Some viewers of this piece might take umbrage at the frequent use of the term “climate change”.
Regardless of whether or not one accepts the reality of climate change, we can all agree, I hope, that renewable energy technologies, which do not spew endless quantities of the sulfur dioxide, nitrogen oxides, fly ash and mercury that are produced by coal-fired electricity plants are environmental toxins that we’d prefer NOT to continue breathing and to have falling out, all around us.
And yes, such plants are the largest source of carbon dioxide emissions in the US.
Likewise, we can agree that we don’t actually prefer to have the radioactive leaks into our local groundwater, now occurring around virtually all US nuclear plants and set to continue, ad infinitum until we get rid of them – to say nothing of the spectre of 150+ Fukushimas melting down, simultaneously in the US, alone, which could become a reality, if threats from so many of our State Department’s newly-minted enemies, to detonate an EMP bomb over the Continent and to knock out our existing electricity grid were to succeed.
Our network of nuclear power plants are surely genocidal by design! Fukushima apparently hasn’t been enough of a lesson for us (turns out, the radioactive emissions during the first week after the earthquake were the equivalent of 800 Hiroshima bombs – and it’s not as if the Fukushima nightmare is over. I just don’t publish anything about it because it’s actually too depressing, even for me!). Perhaps the Apocalypse-waiting-to-happen of our crumbling nuclear power plants, all at the same time would drive the message home.
One happy outcome of the California drought is that it’s driving incentives and industries to finally establish renewable energies as the standard for the 21st century. This segment begins with dreary scenes of Porterville, CA, an agricultural town 160 miles north of Los Angeles and known as “Ground Zero” of the California drought, where the ground wells have run completely dry and where one farmer believes that locals will be forced to move north, to the neighboring states of Oregon and Washington, where water is plentiful in some areas.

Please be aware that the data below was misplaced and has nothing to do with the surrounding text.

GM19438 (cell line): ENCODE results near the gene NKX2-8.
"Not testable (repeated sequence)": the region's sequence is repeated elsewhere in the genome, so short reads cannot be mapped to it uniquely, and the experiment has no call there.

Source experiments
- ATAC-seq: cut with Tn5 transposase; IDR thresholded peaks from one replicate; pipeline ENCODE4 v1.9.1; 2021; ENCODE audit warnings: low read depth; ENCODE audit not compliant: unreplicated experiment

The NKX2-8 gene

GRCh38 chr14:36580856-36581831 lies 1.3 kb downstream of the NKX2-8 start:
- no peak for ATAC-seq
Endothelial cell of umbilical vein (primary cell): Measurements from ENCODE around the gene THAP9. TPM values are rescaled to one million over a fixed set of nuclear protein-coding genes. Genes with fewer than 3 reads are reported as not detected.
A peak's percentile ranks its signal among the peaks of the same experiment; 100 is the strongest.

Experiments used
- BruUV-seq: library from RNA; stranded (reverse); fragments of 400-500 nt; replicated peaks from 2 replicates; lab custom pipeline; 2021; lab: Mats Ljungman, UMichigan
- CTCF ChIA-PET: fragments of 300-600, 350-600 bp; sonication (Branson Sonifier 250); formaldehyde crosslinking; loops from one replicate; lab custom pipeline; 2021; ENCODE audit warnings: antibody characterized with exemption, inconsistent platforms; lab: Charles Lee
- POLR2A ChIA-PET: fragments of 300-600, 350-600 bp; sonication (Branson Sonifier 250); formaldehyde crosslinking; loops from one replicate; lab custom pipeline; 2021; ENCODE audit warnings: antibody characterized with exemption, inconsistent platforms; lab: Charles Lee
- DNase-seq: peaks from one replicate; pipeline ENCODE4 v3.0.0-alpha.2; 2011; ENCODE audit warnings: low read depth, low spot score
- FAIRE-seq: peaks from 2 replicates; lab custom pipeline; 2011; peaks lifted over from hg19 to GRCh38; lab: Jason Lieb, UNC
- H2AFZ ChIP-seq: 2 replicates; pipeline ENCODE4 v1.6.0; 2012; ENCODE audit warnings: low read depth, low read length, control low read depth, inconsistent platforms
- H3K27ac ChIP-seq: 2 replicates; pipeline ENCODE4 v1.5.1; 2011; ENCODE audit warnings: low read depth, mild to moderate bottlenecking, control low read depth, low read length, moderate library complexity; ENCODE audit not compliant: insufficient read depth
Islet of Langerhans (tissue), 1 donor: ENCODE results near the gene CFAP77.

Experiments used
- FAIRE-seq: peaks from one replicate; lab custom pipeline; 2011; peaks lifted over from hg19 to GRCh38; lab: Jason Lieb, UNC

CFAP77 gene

However, many start-ups are capitalizing on the abiding abundance of California Sun. Software is making solar power one of California’s fastest-growing industries, employing over 55,000 people; more than Google, Facebook, Twitter and Apple combined.
Solar power now employs more people than the coal industry, US-wide and is expected to become a trilion-dollar industry in the years to come, with people powering their lives with sunshine, instead of coal or nuclear energy.
The Holy Grail is in improving energy storage, for those days and nights, when the Sun doesn’t shine. Again, start-ups are competing with each other to invent the best solutions.
One interesting start-up is Powerhive, which has set up solar panels to power small villages in Kenya, with tremendous success. Even people without bank accounts in Africa do have cellphones. They’re able to pay for their electricity bills using the various mobile money mechanisms, which are proliferating all over your app menus, if you check, from Samsung Wallet, Google Wallet and others.
As Sungevity Founder Danny Kennedy, a former Greenpeace Activist and Australian transplant to San Francisco says, “The future of electricity is not going to be done with coal, it’s not going to be done with nuclear – Steve, over here is out of the nuclear industry and he’s over here, engineering this software-hardware bundle to deliver solar power to people in Kenya.”